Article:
Science outreach encompasses many different career choices. If you are interested in such careers, you may choose to work directly with the public, either in an administrative position, or as a museum docent. You could also choose to work behind the scenes, by curating museum exhibits, designing interactive demonstrations, or creating connections between scientists and the public. You might also be interested in training scientists in science communication, to help them better participate in outreach projects. An added challenge is that many people refer to "outreach" in different ways. In some circles, it's known as public outreach. It has also been referred to as public engagement, service learning, informal education, and community learning, to name a few.
General Public Outreach: You can find public outreach coordinator jobs at colleges and universities (usually these jobs are in "centers" of outreach or teaching, but outreach responsibilities could also be found in a development office, diversity office, or public relations office), as well as institutions (national labs) and instrumentation groups (e.g. Chandra X-ray Telescope, for astronomers). These positions typically involve organizing large "fun" events or curating displays of artwork or educational demonstrations. The focus for public outreach is typically on creating a program that caters to what is popular in the field at that time. If you are interested in these jobs, you might also be called upon to run the social media platforms for a particular group.
K-12 Outreach: In contrast to public outreach, K-12 outreach involves much more collaboration with K-12 teachers. This can include working with teachers to create educational opportunities for the students (tours of campus/labs, presentation of educational demos, etc). Especially for older students (high schoolers), outreach should include professional development opportunities (research partnerships between high schoolers, high school teachers, and graduate students/faculty, panel discussions on pursuing careers in science, etc). K-12 outreach also typically includes a diversity awareness element, and outreach efforts can be focused on low-income schools and/or typically underrepresented students in STEM (women and minorities).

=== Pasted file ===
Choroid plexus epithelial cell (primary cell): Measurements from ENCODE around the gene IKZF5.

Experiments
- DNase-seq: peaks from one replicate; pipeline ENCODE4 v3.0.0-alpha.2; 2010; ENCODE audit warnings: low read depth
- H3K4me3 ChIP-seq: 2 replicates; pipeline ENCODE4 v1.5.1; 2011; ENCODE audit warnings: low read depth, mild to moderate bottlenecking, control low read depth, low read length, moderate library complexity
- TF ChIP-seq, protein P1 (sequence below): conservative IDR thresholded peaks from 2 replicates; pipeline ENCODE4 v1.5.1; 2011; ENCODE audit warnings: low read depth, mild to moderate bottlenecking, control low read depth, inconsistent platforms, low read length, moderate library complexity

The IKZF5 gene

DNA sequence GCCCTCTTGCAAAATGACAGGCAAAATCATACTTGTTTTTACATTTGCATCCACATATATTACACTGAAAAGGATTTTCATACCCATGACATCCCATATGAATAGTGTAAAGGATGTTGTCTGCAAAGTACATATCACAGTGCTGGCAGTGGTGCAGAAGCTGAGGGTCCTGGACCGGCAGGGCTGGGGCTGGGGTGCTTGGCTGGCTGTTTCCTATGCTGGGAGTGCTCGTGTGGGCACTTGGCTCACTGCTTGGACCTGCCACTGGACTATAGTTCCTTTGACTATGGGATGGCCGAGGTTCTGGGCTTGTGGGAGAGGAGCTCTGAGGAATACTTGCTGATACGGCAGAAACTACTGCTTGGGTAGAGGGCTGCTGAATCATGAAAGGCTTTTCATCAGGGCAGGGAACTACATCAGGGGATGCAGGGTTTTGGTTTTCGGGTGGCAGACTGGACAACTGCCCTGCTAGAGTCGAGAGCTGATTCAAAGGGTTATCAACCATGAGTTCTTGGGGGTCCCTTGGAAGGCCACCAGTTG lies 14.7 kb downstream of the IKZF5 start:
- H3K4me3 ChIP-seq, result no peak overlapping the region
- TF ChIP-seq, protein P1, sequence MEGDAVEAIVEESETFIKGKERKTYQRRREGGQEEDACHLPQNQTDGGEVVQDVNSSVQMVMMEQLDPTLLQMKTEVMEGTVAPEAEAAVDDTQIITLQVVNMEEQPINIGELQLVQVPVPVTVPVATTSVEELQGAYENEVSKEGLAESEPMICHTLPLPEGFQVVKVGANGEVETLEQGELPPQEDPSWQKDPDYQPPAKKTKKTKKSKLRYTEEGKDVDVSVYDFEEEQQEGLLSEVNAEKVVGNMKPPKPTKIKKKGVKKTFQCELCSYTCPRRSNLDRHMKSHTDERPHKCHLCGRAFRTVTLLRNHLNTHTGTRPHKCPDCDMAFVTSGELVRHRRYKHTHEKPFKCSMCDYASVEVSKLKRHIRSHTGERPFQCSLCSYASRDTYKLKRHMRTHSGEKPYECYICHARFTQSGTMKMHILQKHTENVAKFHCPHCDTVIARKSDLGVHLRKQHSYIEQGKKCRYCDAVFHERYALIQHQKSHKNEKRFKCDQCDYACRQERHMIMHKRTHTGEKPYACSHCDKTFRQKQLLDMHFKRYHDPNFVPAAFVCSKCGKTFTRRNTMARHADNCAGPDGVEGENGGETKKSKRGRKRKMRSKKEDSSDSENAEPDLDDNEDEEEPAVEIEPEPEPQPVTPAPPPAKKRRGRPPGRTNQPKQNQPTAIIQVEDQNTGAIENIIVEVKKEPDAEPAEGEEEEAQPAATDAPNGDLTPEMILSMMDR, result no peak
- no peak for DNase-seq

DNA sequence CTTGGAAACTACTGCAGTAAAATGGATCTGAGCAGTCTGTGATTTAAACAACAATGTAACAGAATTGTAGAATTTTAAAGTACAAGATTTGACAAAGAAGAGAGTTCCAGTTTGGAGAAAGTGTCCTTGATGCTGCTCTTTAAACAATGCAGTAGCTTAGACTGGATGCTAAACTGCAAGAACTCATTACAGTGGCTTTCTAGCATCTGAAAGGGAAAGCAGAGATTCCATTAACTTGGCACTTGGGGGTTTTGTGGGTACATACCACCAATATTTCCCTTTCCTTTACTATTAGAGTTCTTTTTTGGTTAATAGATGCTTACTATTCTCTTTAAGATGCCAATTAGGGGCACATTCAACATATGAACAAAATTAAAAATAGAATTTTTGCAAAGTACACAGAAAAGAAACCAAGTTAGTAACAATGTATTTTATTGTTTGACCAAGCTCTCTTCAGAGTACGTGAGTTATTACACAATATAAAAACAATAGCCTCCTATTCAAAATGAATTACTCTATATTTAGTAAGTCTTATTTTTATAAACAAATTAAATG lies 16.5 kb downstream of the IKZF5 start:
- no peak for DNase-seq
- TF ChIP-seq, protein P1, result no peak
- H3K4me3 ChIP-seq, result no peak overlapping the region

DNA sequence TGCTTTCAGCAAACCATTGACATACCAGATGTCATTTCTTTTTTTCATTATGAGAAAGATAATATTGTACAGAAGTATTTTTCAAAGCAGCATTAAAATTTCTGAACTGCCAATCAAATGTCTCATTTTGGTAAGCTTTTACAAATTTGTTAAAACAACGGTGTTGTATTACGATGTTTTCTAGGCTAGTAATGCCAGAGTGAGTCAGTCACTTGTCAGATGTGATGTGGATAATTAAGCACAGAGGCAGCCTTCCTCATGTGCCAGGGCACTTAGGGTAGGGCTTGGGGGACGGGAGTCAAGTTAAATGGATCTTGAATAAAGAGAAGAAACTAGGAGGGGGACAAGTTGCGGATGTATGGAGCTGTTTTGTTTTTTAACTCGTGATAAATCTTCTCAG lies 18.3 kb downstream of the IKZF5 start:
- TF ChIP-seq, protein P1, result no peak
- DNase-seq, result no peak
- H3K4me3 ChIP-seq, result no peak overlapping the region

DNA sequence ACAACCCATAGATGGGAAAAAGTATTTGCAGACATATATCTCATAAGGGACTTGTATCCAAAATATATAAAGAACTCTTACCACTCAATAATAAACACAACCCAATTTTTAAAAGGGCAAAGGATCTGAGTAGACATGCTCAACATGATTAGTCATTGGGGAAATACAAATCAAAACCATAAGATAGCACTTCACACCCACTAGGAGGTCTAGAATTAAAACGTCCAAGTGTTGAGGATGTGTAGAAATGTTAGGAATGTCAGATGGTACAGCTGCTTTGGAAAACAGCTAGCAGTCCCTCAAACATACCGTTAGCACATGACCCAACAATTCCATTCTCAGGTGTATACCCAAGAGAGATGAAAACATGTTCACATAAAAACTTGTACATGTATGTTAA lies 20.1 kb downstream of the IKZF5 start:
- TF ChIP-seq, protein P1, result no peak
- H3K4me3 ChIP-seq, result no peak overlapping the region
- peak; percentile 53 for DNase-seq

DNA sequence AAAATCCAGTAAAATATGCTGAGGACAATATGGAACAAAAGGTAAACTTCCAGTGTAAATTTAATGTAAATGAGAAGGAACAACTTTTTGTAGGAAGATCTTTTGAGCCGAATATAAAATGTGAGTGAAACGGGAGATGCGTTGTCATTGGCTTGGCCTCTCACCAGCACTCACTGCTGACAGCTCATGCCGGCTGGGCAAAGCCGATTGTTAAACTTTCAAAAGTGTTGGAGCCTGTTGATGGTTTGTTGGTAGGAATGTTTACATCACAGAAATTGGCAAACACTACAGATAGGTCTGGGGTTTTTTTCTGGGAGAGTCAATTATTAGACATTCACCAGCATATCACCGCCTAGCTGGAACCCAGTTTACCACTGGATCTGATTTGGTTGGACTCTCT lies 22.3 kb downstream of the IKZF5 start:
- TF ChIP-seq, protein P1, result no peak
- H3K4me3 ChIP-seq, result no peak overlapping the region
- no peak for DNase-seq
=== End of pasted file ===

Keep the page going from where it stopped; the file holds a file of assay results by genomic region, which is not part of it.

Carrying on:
Phd required: recommended
Exhibit Curator: Depending on your field, a museum may require you to have a degree in museum curation in addition to a PhD. This is usually the case if your field requires the handling of delicate/rare/old/expensive exhibit materials. Museums also recommend that you get experience volunteering at a museum before applying for a job. It's fairly easy to volunteer during graduate school. Once hired, your job might entail 1) acquiring exhibit materials, 2) designing exhibits, and/or 3) evaluating the effectiveness of exhibits.